Every day, I get to speak to people, brands, the media– and tell them about how incredible the Tough Mudder community is. For 10 years, what has differentiated Tough Mudder from everyone else is the same foundation of what we were built on– that teamwork is more important than winning, that courage is better than speed, and that leaving no Mudder behind is a mandate, not a buzz-phrase.
Finding the words to describe the commitment and engagement of the Tough Mudder community is not easy– you have to see it and experience it to really understand it. It’s maybe best represented by the 20,000 of you sporting a Tough Mudder tattoo on your body, those that have dedicated rooms in your homes with ornate displays of headbands, or the numerous groups who gather regularly to run, train, party and support each other like a family.
As we’ve told the Tough Mudder story over the years, the term “tribe” has often found its way into the vernacular in an effort to characterise the loyalty and camaraderie of our global following. It was in the title of our founder’s book, “It Takes a Tribe” and interwoven into how we referred to ourselves across content channels. We weren’t alone in that– Google the term “tribe + marketing” and see the multitude of results about tribal marketing, targeting tribes, consumer tribes & their behaviour, etc.
I do monthly livestreams with our ambassadors– a chance for us to share brand and product updates, get live time feedback, and spend quality time engaging with the community. In a recent livestream, I was describing a new community platform we’re building (more to come on that later), that at the time we were planning to call TRIBES. Well-intentioned, and a way for us to give a bigger voice and presence to all of the micro groups that exist within our larger global community.
One of our ambassadors reached out to me afterward, and quite politely encouraged us to do some research on the the history behind the word “tribe,” and reconsider using it in our products and marketing. What that one suggestion launched was exactly the type of learning, growth and change that we want to be able to achieve.
For those unfamiliar, as many of our team were, use of “tribes” dates back to the European colonisation of Africa, crafting stereotypes to marginalise African cultures and depict them as uncivilised and savage. The negative connotations carry over into the US, where a long history of violence and marginalisation of indigenous peoples is still very much apparent today. Government bureaucratic systems refer to “tribes” of native and indigenous groups for official recognition, where many choose to maintain their identity as a “nation,” befitting of the unique culture, independence and respect that it commands. If you’d like to further educate yourself, I encourage you to read this helpful reference guide from tolerance.org.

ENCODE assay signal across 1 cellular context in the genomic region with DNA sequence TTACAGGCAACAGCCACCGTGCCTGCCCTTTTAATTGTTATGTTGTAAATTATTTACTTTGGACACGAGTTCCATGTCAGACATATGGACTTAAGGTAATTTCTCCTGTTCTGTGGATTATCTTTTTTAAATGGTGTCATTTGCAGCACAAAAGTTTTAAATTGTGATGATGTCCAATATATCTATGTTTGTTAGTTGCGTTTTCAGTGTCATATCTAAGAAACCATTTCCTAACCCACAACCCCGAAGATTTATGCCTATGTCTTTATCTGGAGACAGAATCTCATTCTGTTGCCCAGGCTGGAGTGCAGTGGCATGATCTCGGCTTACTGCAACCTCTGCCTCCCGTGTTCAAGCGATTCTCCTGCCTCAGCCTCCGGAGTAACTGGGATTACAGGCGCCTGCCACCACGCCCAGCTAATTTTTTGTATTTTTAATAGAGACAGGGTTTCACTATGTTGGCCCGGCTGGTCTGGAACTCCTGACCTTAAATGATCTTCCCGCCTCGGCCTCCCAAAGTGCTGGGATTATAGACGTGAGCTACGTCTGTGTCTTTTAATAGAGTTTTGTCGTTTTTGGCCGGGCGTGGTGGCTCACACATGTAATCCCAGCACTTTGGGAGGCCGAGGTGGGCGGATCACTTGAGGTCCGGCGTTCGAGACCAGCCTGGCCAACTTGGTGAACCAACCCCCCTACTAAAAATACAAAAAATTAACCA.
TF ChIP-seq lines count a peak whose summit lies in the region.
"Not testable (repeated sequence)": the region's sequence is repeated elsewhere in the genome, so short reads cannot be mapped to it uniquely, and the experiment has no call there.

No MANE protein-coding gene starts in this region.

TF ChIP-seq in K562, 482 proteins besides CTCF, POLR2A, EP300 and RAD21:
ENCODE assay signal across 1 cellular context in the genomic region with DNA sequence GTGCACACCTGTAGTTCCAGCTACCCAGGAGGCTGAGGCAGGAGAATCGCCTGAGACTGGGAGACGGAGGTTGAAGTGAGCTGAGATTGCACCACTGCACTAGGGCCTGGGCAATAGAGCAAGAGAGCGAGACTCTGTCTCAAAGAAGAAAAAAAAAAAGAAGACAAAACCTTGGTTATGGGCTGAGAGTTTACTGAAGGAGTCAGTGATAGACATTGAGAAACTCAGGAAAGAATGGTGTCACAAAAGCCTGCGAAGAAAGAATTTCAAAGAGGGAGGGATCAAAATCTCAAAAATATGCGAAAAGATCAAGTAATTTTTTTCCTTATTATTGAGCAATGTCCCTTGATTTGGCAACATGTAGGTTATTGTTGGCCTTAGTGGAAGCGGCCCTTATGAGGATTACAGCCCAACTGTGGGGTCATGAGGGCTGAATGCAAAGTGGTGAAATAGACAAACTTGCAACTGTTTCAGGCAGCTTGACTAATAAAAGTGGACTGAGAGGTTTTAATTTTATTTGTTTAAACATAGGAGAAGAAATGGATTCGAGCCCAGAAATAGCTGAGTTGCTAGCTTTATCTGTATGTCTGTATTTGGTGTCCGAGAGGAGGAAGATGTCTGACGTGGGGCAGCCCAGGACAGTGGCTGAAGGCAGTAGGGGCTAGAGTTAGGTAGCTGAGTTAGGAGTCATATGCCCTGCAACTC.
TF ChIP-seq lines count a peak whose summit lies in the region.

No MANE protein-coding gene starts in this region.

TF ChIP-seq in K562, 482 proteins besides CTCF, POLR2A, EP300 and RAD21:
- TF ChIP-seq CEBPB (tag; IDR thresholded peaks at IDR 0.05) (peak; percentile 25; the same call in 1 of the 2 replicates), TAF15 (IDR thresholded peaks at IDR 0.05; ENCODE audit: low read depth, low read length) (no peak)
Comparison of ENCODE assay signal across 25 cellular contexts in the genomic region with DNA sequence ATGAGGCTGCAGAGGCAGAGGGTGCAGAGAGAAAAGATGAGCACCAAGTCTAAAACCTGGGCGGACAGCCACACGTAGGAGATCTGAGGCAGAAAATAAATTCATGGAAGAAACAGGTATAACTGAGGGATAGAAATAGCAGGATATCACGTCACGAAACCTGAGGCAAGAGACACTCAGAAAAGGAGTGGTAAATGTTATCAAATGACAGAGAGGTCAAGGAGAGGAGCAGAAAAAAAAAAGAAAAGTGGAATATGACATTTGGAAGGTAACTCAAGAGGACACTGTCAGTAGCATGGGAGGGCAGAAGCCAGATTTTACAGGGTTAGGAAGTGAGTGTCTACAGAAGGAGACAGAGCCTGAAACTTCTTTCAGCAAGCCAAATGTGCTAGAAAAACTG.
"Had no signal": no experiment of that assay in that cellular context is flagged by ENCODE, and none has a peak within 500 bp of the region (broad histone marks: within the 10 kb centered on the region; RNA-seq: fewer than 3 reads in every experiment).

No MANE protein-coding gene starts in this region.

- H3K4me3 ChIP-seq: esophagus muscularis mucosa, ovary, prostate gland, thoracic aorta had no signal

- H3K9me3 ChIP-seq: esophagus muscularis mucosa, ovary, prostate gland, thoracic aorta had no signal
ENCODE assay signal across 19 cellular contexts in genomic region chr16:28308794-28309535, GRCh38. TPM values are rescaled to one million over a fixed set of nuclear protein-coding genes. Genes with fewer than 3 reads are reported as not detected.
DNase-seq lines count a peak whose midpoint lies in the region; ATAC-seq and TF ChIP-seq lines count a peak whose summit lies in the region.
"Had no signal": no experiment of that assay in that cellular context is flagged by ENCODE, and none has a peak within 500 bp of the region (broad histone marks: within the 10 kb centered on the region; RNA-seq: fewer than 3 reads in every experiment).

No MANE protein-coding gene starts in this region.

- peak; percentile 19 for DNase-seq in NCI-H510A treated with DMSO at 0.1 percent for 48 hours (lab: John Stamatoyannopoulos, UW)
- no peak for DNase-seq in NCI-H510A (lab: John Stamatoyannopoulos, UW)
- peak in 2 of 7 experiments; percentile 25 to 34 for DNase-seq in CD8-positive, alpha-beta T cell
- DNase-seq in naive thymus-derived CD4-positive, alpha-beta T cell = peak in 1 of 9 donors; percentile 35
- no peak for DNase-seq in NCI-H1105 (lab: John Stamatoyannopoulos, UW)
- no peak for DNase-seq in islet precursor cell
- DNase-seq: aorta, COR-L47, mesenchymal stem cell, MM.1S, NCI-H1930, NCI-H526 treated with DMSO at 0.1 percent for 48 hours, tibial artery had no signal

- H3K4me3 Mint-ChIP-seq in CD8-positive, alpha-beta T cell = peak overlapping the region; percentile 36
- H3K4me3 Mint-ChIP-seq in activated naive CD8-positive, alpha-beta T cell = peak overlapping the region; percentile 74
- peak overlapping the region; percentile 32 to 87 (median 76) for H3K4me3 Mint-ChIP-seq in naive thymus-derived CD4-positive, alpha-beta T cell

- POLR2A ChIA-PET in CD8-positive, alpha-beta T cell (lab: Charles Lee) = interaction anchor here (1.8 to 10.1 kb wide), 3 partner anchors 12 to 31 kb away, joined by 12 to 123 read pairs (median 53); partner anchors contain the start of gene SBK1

The last several weeks have seen a rapid awakening of many in the sports world looking at their portrayal, appropriation and reference to indigenous cultures. The Dirty Kanza gravel bike race is getting a new name, as are Ocoee Bikes and the Washington NFL franchise. Over the past few weeks, we’ve worked diligently to scrub our marketing and channels, and eliminate “tribes” from our vocabulary moving forward. While our past use of “tribe” was never intended to offend or marginalise, we now recognise the painful history behind it and how uninformed we were about the origins and connotations of the term.
As we committed earlier in June, we’ve embarked on a thorough review, learning and listening process that will be an ongoing and permanent part of our commitment to our community. The next iteration of that is a new set of community guidelines. Creating safe spaces for people of all backgrounds, races, origins, orientations, religions and abilities to push their physical and mental boundaries is a mandatory for us– and for the first time, we’ve taken to putting in writing the behaviour and respect we expect from our participants, partners, volunteers and team, and what you can in turn expect from us.
These new community guidelines will become a part of our registration process, volunteer training, staff hiring, and the selection of the brands we partner with. And to ensure they’re not just words– we’re simultaneously building the mechanisms to address concerns swiftly when speech or actions that don’t fit within these guidelines is identified at our live events, virtual challenges or within our digital communities.
This is just the beginning, and we have much further work to do. A personal, heartfelt thank you to all of those who have written to me over the last few months to share your thoughts, feedback and criticisms of how we’re doing and where we can be better. I’m always happy to hear from our community– please drop me a note at email@example.com
Chief Executive Officer